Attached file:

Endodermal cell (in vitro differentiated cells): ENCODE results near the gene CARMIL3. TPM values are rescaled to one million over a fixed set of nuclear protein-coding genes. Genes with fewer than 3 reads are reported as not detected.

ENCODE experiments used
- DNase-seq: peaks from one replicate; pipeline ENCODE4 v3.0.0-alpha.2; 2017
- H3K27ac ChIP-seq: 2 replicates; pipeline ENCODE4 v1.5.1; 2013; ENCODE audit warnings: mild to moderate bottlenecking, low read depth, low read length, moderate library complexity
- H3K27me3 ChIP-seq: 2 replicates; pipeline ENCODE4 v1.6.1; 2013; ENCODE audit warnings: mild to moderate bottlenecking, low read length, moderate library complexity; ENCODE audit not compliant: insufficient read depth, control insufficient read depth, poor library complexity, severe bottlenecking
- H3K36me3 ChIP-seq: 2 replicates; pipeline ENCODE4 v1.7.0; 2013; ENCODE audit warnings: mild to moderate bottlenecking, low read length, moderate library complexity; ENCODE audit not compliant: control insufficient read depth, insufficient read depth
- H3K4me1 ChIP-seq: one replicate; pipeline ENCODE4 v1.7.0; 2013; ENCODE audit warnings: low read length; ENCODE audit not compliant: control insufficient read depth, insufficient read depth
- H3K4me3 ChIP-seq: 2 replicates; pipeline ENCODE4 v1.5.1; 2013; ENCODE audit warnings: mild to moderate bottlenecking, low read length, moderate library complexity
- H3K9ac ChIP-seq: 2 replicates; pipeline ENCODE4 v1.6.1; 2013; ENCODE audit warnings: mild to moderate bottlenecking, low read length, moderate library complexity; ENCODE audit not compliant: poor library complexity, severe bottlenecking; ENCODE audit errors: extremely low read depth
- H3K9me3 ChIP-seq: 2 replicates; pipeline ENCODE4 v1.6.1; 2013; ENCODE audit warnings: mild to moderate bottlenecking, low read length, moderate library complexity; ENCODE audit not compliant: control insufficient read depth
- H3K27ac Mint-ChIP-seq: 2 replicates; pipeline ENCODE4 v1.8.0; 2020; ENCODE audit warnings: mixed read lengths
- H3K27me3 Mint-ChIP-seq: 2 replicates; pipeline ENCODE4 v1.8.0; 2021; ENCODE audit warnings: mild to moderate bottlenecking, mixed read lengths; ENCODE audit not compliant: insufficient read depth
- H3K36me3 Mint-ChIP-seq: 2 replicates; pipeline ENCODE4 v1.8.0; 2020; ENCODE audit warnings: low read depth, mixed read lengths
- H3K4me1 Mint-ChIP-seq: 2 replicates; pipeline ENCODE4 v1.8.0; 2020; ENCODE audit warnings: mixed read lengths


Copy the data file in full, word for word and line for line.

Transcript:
Endodermal cell (in vitro differentiated cells): ENCODE results near the gene CARMIL3. TPM values are rescaled to one million over a fixed set of nuclear protein-coding genes. Genes with fewer than 3 reads are reported as not detected.

ENCODE experiments used
- DNase-seq: peaks from one replicate; pipeline ENCODE4 v3.0.0-alpha.2; 2017
- H3K27ac ChIP-seq: 2 replicates; pipeline ENCODE4 v1.5.1; 2013; ENCODE audit warnings: mild to moderate bottlenecking, low read depth, low read length, moderate library complexity
- H3K27me3 ChIP-seq: 2 replicates; pipeline ENCODE4 v1.6.1; 2013; ENCODE audit warnings: mild to moderate bottlenecking, low read length, moderate library complexity; ENCODE audit not compliant: insufficient read depth, control insufficient read depth, poor library complexity, severe bottlenecking
- H3K36me3 ChIP-seq: 2 replicates; pipeline ENCODE4 v1.7.0; 2013; ENCODE audit warnings: mild to moderate bottlenecking, low read length, moderate library complexity; ENCODE audit not compliant: control insufficient read depth, insufficient read depth
- H3K4me1 ChIP-seq: one replicate; pipeline ENCODE4 v1.7.0; 2013; ENCODE audit warnings: low read length; ENCODE audit not compliant: control insufficient read depth, insufficient read depth
- H3K4me3 ChIP-seq: 2 replicates; pipeline ENCODE4 v1.5.1; 2013; ENCODE audit warnings: mild to moderate bottlenecking, low read length, moderate library complexity
- H3K9ac ChIP-seq: 2 replicates; pipeline ENCODE4 v1.6.1; 2013; ENCODE audit warnings: mild to moderate bottlenecking, low read length, moderate library complexity; ENCODE audit not compliant: poor library complexity, severe bottlenecking; ENCODE audit errors: extremely low read depth
- H3K9me3 ChIP-seq: 2 replicates; pipeline ENCODE4 v1.6.1; 2013; ENCODE audit warnings: mild to moderate bottlenecking, low read length, moderate library complexity; ENCODE audit not compliant: control insufficient read depth
- H3K27ac Mint-ChIP-seq: 2 replicates; pipeline ENCODE4 v1.8.0; 2020; ENCODE audit warnings: mixed read lengths
- H3K27me3 Mint-ChIP-seq: 2 replicates; pipeline ENCODE4 v1.8.0; 2021; ENCODE audit warnings: mild to moderate bottlenecking, mixed read lengths; ENCODE audit not compliant: insufficient read depth
- H3K36me3 Mint-ChIP-seq: 2 replicates; pipeline ENCODE4 v1.8.0; 2020; ENCODE audit warnings: low read depth, mixed read lengths
- H3K4me1 Mint-ChIP-seq: 2 replicates; pipeline ENCODE4 v1.8.0; 2020; ENCODE audit warnings: mixed read lengths